Photo By: Kevin Morgan

Green and cream SD70MACs are still pretty common on coal train on BNSF, but it isn't very common to find five such units on a single train! The last four units here are idling, apparently in a power move. UP does this quite often, particularly on the Moffat, but I haven't seen it on BNSF very often.
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User Comments (4)

Posted By Hontz On Monday, April 14, 2008 At 10:02:16 PM (PT)

No problem. I don't know how much you get out in the afternoon, but good trains to catch on the Brush Sub for power moves are the M-LINDEN and H-DENGAL. Both trains are used to shuttle power back and forth, to what I assume are the Topeka shops, but who knows where they go. The yard power is typically hauled in for major repairs by these trains.  
 
The LINDEN is usually slotted to arrive late afternoon, but its M status sometimes leaves it in a siding for hours while empties fleet against it. The DENGAL is harder to catch in daylight, as it usually gets called for 2100 or so. Seeing 6-8 units on these trains is pretty common, and sometimes you can catch some rare lash-ups. On one of the colder days last week, the DENGAL left with four units: a KCS SD40 on the point, followed by a KCS SD45 and another KCS SD40, and trailed by a BNSF GEVO.  
 
One of your photos from this week shows an EMD leaser that got plastered in a grade-crossing wreck, and I believe that was the LINDEN on that day, followed by two CN SD70I's, which later brought the train to the yard, and were sent back east on a DENCHI later that evening.


Posted By Webmaster On Monday, April 14, 2008 At 1:50:27 AM (PT)

Wow Hontz, thanks for the outstanding explanation and information. Since I'm along the Moffat Sub taking picture more often than the Brush Sub, I just hadn't see this before!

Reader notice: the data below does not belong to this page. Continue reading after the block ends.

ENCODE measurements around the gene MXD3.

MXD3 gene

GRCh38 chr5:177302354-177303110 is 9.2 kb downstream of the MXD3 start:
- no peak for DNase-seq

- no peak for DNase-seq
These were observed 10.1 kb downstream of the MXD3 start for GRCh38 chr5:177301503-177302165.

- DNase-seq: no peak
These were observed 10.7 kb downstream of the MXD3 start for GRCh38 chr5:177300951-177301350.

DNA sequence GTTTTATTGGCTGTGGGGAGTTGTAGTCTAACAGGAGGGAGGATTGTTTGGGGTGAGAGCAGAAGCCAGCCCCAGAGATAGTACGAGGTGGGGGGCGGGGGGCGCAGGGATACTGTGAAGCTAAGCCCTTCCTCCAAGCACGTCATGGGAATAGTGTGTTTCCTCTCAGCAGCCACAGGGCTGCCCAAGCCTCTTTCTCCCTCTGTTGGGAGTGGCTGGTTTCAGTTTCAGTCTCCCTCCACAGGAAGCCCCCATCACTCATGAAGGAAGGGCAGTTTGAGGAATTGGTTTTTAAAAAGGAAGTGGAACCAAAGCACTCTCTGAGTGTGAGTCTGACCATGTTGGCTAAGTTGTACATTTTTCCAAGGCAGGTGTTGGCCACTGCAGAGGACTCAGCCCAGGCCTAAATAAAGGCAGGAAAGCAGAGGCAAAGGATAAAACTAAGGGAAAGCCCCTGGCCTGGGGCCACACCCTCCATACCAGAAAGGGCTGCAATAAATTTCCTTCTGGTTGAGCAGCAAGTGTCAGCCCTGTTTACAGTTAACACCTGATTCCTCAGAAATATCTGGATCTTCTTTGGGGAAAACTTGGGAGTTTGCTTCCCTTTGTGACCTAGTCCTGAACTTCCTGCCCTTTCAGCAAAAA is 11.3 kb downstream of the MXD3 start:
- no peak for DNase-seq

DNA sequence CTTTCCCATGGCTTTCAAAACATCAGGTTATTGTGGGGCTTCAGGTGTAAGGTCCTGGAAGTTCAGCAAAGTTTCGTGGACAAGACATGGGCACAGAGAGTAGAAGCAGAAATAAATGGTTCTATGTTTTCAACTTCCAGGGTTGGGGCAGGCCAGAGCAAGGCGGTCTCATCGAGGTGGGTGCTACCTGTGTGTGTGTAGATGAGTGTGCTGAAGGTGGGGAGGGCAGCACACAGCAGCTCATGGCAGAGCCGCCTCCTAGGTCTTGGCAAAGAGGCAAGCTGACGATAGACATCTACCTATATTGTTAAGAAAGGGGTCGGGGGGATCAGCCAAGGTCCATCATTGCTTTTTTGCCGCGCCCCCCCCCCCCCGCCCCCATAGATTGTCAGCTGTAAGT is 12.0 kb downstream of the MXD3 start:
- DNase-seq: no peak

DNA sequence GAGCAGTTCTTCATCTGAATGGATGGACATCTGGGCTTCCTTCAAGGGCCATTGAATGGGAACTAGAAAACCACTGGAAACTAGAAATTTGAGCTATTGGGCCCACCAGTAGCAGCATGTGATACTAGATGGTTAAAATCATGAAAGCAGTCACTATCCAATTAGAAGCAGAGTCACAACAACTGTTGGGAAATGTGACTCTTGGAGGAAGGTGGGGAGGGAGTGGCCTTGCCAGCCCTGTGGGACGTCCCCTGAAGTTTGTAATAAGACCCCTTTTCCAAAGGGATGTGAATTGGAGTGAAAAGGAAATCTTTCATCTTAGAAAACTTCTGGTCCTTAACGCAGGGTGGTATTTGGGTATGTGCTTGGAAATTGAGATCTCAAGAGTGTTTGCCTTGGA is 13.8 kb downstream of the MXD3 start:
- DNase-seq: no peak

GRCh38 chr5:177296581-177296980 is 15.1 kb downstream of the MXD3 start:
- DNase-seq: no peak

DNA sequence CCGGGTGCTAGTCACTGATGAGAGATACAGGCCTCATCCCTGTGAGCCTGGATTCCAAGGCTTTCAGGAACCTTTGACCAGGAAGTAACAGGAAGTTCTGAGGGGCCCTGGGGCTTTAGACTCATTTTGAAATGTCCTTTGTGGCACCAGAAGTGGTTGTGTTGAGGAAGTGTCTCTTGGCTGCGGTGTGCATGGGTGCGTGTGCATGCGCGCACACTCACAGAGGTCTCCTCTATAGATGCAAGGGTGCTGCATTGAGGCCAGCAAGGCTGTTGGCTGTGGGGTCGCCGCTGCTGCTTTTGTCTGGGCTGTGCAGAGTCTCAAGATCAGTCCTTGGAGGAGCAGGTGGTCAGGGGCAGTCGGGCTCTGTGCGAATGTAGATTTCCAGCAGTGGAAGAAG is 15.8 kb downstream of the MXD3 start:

Posted By Hontz On Monday, April 7, 2008 At 2:38:05 PM (PT)

Actually, we shuttle power on the empties fairly regularly. UP does it more frequently, which is probably due to their practice of running their loads in 2x2x2 or 3x2x1 configurations. UP's empties rarely seem to carry power anywhere but up front, probably due to train handling reasons/rules. Either way, they use more power on their loads than on the empties, which can imbalance things. Not only that, but it's probably the case that when you see an empty with 6 motors up front running over the hill, it's all the DP's for that train riding where they won't provide harsh in-train forces.  
 
Our usual practice is 2x2 on loads, and then to cut out a unit front and back and return to the mines 1x1. Even when we run the Chihuahua trains over the Moffat, they don't run with mid-trains. It makes it easy on the hostlers and everyone else involved when we need to make power mods, but I'm not sure how it affects train handling. I don't hear about many break-in-twos, so it's probably not an issue.  
 
In sum, since we typically run 2x2, and only occasionally 3x2 or 2x3, and usually only then in bad weather accross the Palmer Divide, the balance is usually maintained. However, when I'm in the yard, I usually see at least one empty per day that has 4 or 5 units on the front, and none on the rear. NINE units is pretty rare though. =)


Posted By Alan On Monday, April 7, 2008 At 6:01:46 AM (PT)

Superb photographs Kevin. I always look forward to them this side of the pond.  
 
I know realize why UFO's visit the United States far more frequently than the UK - your railroads and highways are very wide and straight - it makes the place more easily found.

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Sunday, April 6, 2008 at 10:32:52 AM
image date



Location Information
City or County and State
Lockbuie, CO

Subdivision
Brush (BNSF)

Milepost or Control Point
Tonville




Train Information
Railroad
BNSF
Model
SD70MAC
Unit Number
BNSF 9823



Photo Information
Camera Make/Model
Canon / Canon EOS 20D
ISO
100
Flash
Did Not Fire

Focal Length
28 mm
Shutter
1/250 seconds
Aperture
f/10


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